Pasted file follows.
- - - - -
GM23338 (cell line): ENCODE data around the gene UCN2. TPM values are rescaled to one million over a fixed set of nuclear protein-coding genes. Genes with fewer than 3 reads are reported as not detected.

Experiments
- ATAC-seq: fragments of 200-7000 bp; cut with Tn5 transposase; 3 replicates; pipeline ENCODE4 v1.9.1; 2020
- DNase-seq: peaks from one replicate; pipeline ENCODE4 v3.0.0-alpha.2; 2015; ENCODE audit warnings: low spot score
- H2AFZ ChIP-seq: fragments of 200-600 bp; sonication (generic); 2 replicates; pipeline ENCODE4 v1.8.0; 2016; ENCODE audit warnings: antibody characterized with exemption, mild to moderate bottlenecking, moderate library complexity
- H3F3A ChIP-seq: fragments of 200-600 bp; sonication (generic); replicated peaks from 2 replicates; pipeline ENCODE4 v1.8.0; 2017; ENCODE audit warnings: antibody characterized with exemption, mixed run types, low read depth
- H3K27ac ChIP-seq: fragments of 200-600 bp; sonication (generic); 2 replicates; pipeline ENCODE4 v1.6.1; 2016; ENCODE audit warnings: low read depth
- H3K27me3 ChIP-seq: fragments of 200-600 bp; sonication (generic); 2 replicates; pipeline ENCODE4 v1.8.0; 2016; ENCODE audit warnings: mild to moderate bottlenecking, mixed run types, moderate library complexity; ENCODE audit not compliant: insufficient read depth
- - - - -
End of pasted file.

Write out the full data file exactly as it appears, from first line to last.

GM23338 (cell line): ENCODE data around the gene UCN2. TPM values are rescaled to one million over a fixed set of nuclear protein-coding genes. Genes with fewer than 3 reads are reported as not detected.

Experiments
- ATAC-seq: fragments of 200-7000 bp; cut with Tn5 transposase; 3 replicates; pipeline ENCODE4 v1.9.1; 2020
- DNase-seq: peaks from one replicate; pipeline ENCODE4 v3.0.0-alpha.2; 2015; ENCODE audit warnings: low spot score
- H2AFZ ChIP-seq: fragments of 200-600 bp; sonication (generic); 2 replicates; pipeline ENCODE4 v1.8.0; 2016; ENCODE audit warnings: antibody characterized with exemption, mild to moderate bottlenecking, moderate library complexity
- H3F3A ChIP-seq: fragments of 200-600 bp; sonication (generic); replicated peaks from 2 replicates; pipeline ENCODE4 v1.8.0; 2017; ENCODE audit warnings: antibody characterized with exemption, mixed run types, low read depth
- H3K27ac ChIP-seq: fragments of 200-600 bp; sonication (generic); 2 replicates; pipeline ENCODE4 v1.6.1; 2016; ENCODE audit warnings: low read depth
- H3K27me3 ChIP-seq: fragments of 200-600 bp; sonication (generic); 2 replicates; pipeline ENCODE4 v1.8.0; 2016; ENCODE audit warnings: mild to moderate bottlenecking, mixed run types, moderate library complexity; ENCODE audit not compliant: insufficient read depth